I am currently working on a picture book called DOGFISH, written by Gillian Shields. Being relatively new to Simon and Schuster, this text was commissioned before my time but we have just commissioned an exciting new illustrator, Dan Taylor, for this project. DOGFISH will be Dan’s first picture book since graduating and we are very pleased to have him on the Simon and Schuster list. We were immediately attracted to Dan’s quirky, yet accessible, artwork style. DOGFISH is a very funny text with a contemporary tone and we needed an illustrator that could reflect this humour in the illustrations.

What can we expect from Simon & Schuster in 2008?

Great things! 2008 brings a varied list of wonderful picture books: the hilarious DINOSAURS LOVE UNDERPANTS (follow-up to the successful ALIENS LOVE UNDERPANTS), DOGFISH (by Gillian Shields and Dan Taylor) and the heart-warming LITTLE MIST (by Angela McAllister and Sarah Fox-Davies). On top of this, 2008 sees the launch of a smashing, bashing, crashing new series for vehicle-crazy kids in Jon Scieszka’s TRUCKTOWN, a new masterpiece of paper-engineering by Robert Sabuda in PETER PAN, and a new children’s audio book list. Lots to look forward to!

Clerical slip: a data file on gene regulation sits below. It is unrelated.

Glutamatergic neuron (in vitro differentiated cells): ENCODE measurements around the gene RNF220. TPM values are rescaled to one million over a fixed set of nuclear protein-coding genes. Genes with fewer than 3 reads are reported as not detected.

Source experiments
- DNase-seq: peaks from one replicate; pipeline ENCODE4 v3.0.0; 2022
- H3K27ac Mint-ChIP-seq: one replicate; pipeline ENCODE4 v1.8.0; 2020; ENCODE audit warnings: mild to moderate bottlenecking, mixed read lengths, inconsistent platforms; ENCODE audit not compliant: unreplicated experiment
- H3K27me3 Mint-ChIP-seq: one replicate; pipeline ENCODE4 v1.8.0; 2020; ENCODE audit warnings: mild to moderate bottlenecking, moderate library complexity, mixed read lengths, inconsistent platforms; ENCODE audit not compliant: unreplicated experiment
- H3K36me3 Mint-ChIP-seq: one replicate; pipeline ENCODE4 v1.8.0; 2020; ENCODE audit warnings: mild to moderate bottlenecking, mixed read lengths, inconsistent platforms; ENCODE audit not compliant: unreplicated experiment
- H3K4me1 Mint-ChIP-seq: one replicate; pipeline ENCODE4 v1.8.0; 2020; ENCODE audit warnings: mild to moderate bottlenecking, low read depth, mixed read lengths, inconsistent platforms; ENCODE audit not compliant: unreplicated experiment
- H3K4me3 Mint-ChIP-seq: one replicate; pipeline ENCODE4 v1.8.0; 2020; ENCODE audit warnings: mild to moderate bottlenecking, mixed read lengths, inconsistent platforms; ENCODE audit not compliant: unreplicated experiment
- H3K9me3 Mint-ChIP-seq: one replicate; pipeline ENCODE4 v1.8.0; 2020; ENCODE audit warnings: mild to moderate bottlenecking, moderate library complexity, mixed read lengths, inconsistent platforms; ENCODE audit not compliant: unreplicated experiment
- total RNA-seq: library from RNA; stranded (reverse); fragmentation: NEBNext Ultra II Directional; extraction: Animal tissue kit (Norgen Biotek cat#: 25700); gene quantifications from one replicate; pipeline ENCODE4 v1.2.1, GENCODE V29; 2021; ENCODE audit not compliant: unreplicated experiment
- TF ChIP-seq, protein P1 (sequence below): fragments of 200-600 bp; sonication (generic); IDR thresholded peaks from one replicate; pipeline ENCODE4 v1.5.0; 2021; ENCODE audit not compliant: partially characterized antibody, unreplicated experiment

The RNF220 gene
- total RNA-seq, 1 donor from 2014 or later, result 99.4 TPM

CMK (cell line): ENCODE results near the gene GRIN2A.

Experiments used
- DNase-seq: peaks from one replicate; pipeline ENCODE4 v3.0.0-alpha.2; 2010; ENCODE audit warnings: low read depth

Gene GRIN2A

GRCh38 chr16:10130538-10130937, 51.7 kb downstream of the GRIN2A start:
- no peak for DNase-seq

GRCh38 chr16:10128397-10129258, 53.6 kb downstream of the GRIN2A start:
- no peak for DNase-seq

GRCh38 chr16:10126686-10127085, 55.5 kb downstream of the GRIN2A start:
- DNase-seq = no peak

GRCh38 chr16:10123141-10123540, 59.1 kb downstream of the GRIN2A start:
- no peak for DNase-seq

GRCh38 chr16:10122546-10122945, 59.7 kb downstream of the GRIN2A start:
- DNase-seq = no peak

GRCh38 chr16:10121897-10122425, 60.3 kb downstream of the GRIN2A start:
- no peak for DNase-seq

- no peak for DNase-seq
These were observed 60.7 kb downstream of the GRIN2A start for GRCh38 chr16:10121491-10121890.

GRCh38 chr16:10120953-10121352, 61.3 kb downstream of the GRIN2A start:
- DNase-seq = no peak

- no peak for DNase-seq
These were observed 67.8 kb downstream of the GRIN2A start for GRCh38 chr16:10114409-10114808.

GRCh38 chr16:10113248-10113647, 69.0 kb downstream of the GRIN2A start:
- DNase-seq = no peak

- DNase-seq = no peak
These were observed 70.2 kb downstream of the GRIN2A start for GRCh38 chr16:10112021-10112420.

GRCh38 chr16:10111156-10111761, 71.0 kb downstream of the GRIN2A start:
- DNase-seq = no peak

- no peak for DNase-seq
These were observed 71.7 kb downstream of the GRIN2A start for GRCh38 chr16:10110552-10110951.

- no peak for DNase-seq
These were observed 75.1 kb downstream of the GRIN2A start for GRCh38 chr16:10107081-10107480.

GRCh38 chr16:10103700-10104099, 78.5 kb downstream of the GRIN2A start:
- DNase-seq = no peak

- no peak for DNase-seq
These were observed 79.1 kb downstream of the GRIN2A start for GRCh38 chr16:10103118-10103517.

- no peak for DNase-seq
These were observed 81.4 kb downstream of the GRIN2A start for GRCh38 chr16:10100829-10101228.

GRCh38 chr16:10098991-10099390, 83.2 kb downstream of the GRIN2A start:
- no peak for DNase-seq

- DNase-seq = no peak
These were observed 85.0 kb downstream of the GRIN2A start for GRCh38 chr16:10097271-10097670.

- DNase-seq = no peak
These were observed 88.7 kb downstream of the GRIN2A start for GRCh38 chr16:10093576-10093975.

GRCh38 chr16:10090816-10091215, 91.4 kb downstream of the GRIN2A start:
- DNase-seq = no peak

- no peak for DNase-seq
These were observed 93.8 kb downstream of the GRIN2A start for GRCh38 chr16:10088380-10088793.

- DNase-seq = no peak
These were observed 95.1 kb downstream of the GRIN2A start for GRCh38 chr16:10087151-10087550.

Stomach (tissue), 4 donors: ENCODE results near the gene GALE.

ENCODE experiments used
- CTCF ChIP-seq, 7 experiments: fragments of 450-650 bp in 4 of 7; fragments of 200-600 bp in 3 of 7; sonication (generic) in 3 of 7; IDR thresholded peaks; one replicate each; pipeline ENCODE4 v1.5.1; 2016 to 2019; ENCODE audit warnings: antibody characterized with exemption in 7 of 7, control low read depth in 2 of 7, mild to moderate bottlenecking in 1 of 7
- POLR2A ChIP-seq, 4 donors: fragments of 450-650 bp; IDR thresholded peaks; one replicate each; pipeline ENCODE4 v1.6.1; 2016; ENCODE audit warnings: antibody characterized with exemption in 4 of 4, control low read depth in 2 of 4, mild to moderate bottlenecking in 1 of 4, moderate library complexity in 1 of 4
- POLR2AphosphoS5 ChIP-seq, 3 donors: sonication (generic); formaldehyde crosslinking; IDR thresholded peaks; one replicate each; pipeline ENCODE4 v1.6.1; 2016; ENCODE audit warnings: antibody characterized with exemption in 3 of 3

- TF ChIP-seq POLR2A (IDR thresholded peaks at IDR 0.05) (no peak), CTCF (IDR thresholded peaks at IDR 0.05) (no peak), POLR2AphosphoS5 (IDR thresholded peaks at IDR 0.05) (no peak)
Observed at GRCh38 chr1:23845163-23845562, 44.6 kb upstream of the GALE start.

How many illustrators do you typically work with per year and roughly what percentage of these are located outside the UK?

It varies. I would say around 15-20, several of which are located outside of the UK. With email, FTP sites etc, working with illustrators based abroad just isn’t problematic for us. If the illustrator is the right illustrator for the job, then we will find a way of making the process run as smoothly as possible.

How are Simon & Schuster royalties and advances structured?

Authors and illustrators generally receive an advance set against royalties. Our author advances are usually split on signature of contract, on delivery of text, and on publication. Our illustrator royalties are usually split on signature of contract, on delivery and acceptance of roughs, on delivery and acceptance of artwork, and on publication. Simon and Schuster advances and royalties are competitive.